Grade 11 and 12 students had their art featured in an online publication intended to spark reflection on what it means to be left behind or treated as being left behind.

The five students whose work was showcased in the e-zine expressed their thoughts through text and art on social justice issues about everything from breaking the glass ceiling to homelessness and climate change.

The opportunity to be published in the e-zine – which is put out by the British Columbia Council for International Cooperation, a Government of Canada supported network – came through their Graphics & Media Arts career exploration program and presented the chance to get some real-world experience.

Kayla Elderton teaches the program, which is held at Byrne Creek Community School. “It’s an Industry Connect program which means students usually engage with industry through 120 volunteer hours. But this year, the pandemic did not allow for the usual work experience, so we’ve had to be creative in the things we do. The students were very interested in participating in the e-zine because they got to choose the issue that mattered to them most. This younger generation is so aware of what’s going on in the world.”

The e-zine, Leaving No One Behind: Voices of Changemakers and Unsung Heroes, looks at societal issues and ideas for solutions from leaders in our communities. It can be viewed in full here.

Congratulations to the following students whose work is noted, as published, below.

Rowena Huang, Burnaby South Secondary
Humanity: Pulling Each Other Up
“This artwork was created around the simple yet often neglected idea of reaching out a hand to others. In the situation depicted in the artwork, it might seem straightforward and obvious that you would never leave someone hanging off the edge of a cliff. Yet sometimes the same morals are not applied in basic issues of daily life. It is not wrong to take opportunities for yourself or walk through doors that open for you, but it is important to remember those who have not been blessed with the same privileges. We as humans all have red blood coursing through our bodies, and that in itself should act as a thread, a connection, pulling us together through actions of empathy, compassion, and love.”

Alyssa Banser, Byrne Creek Community School
Breaking the Glass Ceiling
“I am of Filipino and Indonesian descent and I recently relocated with my immediate family to the Greater Vancouver Area in 2018. I was born in Manila but have spent a great part of my life living in the Middle East. I firmly believe that Leave No One Behind (LNOB) is a very crucial subject in order to help people in need, regardless of their identity, status, background or capability, in order to bring about change in society and a brighter future for everyone. As an artist, I wanted to create a piece that has a deeper meaning, which is why I decided to participate in this e-zine. “The message I want to convey in this artwork is that no matter what kind of challenge an individual is facing, that with the support from loved ones and hard work, anyone is able to break through the glass ceiling, even when they are newcomers to Canada. I firmly believe that LNOB is a crucial subject because it is important to help anyone in need or at-risk in order for us, as a population, to progress together.”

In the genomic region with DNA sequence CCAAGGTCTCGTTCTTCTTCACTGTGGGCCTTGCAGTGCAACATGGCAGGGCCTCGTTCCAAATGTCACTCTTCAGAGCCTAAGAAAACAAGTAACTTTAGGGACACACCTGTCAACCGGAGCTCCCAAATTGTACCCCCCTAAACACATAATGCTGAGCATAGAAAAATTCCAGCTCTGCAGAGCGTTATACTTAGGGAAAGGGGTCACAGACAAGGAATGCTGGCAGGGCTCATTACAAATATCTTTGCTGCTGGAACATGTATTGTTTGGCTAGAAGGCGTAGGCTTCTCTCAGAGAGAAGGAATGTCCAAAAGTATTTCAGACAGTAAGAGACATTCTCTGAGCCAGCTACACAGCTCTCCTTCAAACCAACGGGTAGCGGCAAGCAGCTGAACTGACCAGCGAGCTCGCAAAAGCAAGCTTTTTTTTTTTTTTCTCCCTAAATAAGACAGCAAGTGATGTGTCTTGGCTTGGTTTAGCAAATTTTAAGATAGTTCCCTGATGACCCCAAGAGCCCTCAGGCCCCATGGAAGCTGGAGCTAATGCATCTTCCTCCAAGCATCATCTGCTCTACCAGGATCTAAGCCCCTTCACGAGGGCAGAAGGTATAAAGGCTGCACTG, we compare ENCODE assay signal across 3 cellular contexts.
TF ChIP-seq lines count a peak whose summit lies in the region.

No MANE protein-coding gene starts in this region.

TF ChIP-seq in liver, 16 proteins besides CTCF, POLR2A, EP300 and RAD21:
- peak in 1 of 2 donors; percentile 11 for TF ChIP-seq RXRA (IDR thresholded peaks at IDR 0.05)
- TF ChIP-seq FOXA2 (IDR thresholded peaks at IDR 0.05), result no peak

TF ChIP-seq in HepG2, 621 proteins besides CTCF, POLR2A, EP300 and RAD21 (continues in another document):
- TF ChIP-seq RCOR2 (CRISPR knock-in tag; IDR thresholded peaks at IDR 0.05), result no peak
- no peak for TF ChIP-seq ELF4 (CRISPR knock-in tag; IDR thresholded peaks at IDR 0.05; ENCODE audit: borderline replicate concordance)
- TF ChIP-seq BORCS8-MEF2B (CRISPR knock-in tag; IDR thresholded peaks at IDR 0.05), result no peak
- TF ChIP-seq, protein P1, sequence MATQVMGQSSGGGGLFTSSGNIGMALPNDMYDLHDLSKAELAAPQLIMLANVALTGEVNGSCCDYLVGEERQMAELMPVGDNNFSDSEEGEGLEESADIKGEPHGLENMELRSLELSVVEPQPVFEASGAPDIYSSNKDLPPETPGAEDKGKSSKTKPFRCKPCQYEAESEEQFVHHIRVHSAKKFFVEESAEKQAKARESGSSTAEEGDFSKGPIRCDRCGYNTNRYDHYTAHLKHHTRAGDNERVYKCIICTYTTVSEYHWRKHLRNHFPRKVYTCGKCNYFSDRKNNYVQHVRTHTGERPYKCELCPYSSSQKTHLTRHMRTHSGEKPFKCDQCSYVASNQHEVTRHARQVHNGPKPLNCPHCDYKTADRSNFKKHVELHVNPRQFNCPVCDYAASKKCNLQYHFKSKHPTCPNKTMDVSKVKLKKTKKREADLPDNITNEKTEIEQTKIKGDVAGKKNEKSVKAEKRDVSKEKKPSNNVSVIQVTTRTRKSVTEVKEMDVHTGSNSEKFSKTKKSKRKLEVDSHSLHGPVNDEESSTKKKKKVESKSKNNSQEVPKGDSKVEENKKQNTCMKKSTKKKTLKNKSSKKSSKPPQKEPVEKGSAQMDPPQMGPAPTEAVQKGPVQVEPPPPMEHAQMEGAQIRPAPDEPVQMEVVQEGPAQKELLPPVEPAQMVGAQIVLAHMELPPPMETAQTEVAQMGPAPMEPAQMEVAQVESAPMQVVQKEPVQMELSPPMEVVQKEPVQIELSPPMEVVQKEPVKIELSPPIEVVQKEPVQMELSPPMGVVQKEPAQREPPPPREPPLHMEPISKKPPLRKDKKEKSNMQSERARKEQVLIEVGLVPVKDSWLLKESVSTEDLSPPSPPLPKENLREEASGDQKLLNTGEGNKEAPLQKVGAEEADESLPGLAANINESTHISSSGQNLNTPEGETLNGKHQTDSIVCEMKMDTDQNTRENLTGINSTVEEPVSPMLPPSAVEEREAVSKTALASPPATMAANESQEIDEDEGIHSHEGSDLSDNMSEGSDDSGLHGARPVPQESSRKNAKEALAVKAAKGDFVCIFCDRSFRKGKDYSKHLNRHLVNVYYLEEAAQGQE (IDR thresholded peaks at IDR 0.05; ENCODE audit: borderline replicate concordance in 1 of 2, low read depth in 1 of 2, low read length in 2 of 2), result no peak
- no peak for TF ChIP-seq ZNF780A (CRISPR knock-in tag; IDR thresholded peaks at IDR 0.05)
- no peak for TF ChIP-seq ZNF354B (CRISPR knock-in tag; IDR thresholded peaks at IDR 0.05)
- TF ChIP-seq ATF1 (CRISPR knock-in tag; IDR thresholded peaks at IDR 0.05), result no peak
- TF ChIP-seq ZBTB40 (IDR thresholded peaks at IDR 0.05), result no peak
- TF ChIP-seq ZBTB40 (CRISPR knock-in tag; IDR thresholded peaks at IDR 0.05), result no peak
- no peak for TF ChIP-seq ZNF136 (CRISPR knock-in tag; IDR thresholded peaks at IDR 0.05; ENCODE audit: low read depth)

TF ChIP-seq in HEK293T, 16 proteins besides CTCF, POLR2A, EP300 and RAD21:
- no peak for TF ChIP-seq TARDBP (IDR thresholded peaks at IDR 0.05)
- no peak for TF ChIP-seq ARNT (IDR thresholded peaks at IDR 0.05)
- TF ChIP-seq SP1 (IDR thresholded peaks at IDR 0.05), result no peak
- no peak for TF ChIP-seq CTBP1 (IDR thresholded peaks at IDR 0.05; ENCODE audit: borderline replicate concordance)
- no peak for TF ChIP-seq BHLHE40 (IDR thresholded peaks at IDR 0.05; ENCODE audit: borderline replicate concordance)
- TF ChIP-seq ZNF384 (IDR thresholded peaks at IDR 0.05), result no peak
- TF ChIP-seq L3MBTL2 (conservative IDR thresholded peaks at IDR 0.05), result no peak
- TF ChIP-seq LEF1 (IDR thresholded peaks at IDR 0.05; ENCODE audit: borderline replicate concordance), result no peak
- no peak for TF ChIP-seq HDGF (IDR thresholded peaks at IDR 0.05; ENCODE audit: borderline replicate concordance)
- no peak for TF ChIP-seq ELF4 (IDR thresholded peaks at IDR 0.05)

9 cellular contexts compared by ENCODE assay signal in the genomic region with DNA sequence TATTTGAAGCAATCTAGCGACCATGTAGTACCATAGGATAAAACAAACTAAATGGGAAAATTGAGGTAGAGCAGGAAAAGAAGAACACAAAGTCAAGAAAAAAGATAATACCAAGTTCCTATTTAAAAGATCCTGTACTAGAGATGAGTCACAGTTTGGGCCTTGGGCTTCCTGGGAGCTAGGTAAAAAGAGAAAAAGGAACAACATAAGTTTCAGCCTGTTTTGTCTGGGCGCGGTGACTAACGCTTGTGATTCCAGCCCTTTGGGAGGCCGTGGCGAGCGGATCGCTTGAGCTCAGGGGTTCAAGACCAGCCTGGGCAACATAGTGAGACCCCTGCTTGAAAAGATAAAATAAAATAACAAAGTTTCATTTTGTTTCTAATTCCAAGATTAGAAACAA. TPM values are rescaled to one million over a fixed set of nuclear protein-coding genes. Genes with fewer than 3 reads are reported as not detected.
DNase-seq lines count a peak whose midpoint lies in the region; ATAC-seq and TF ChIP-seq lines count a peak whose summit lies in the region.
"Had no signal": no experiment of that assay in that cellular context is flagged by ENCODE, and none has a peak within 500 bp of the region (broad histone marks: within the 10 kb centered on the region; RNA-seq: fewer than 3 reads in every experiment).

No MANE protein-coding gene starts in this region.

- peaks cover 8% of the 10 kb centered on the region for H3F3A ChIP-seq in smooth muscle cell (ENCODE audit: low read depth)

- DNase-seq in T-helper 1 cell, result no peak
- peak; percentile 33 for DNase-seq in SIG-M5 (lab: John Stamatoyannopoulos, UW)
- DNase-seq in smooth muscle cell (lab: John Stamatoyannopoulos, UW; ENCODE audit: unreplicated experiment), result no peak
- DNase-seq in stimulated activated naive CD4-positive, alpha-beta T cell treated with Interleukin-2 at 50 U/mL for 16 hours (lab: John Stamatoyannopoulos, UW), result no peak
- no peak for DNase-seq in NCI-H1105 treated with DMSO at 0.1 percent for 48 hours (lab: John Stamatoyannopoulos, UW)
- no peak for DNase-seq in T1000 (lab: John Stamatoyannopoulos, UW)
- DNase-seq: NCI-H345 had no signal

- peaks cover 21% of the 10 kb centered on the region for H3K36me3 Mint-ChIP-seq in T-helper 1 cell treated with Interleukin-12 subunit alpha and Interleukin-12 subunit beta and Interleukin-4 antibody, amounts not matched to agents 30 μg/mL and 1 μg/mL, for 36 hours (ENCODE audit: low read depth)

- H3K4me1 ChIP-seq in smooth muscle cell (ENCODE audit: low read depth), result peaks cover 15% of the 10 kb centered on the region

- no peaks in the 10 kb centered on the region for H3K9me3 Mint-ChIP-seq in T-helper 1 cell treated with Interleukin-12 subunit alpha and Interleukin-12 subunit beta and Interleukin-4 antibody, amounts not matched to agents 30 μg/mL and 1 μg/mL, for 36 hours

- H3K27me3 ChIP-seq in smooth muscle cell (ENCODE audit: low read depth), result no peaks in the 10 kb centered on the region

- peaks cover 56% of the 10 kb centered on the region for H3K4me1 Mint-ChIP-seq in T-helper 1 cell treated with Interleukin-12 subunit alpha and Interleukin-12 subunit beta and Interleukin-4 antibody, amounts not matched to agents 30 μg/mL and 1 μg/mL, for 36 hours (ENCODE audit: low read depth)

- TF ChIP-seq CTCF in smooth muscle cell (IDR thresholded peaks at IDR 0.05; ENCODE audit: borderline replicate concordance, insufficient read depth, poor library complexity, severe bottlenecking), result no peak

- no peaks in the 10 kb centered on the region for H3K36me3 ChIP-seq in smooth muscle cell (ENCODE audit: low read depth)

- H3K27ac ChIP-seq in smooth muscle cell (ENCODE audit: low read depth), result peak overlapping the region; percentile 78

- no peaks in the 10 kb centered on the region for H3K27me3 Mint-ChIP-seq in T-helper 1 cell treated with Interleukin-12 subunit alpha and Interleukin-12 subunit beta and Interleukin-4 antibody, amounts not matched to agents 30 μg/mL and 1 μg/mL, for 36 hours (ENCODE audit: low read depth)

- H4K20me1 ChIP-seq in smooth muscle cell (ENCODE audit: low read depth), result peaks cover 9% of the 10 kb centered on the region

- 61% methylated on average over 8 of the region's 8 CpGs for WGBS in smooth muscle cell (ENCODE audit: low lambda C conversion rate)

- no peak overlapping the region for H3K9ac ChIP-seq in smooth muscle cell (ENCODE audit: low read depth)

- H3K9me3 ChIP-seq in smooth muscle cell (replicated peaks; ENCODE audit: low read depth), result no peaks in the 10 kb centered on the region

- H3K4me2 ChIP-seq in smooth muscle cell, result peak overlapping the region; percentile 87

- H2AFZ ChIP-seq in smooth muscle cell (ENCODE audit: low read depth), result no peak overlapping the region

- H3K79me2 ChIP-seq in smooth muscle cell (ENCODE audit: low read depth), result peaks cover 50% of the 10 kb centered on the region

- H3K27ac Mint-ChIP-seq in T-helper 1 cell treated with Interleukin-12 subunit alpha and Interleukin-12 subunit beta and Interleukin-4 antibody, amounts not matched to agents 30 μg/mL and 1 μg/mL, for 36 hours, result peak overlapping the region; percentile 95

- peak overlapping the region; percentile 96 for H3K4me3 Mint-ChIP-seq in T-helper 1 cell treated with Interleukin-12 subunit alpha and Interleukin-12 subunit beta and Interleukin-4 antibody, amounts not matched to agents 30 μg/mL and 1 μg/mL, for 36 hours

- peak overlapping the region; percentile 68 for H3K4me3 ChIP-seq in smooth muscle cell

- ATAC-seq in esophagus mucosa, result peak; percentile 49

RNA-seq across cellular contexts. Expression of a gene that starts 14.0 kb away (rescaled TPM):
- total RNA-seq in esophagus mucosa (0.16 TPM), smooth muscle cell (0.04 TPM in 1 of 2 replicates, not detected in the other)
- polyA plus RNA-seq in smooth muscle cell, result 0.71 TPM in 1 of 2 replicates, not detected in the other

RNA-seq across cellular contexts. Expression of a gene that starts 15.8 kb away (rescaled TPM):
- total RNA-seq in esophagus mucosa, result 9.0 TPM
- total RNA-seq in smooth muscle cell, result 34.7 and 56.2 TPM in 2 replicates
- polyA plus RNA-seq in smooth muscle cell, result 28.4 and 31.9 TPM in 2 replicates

Julie Kim, Burnaby South Secondary
Climate Justice Now
“Climate change is an issue that affects my future and the future of other youth. It is important to me because of its urgency and the great impact it will have if left unresolved. When I participated in the climate strike, I saw firsthand how so many people could come together and fight for a common cause. I wanted my artwork to show how there is still hope in bringing about change, so long as we all decide to lend a hand. By taking the right steps to demand climate action, we can create a safe and beautiful world to live in.”

Iva Staykova, Moscrop Secondary
Change Please
“The world today is home to 7.6 billion people. As the population continues to grow we more than ever need to take actions for reducing inequalities and ensuring all people enjoy peace and prosperity. As an artist I feel compelled to support the Leave No One Behind initiative to help raise awareness about homelessness in our community. I hope my artwork inspires a sense of compassion and helps propel a change for healthier and more inclusive communities.

Angelina Rudakova, Burnaby Mountain Secondary
Objects in the Mirror are Closer than They Appear
“The inspiration behind my piece comes from my major involvement with the Hot Potato Initiative; which is a non-profit, student-led organization that works to educate and engage young Canadians in conversations about homelessness. With visual expression and thought-provoking images I’m hoping to bring emphasis to this important topic.”

The Graphics & Media Arts program is offered to all Grade 11 and 12 students around the district through the Career Education department. Each year, students from various high schools come to Byrne Creek Community School three afternoons per week to attend the program. It’s a way to earn credits toward graduation while exploring a career, working on a portfolio, and making connections to the industry.

Learn more about it and other Programs of Choice here.

This story has been reproduced with permission from School District 41 (Burnaby). The original posting can be found here.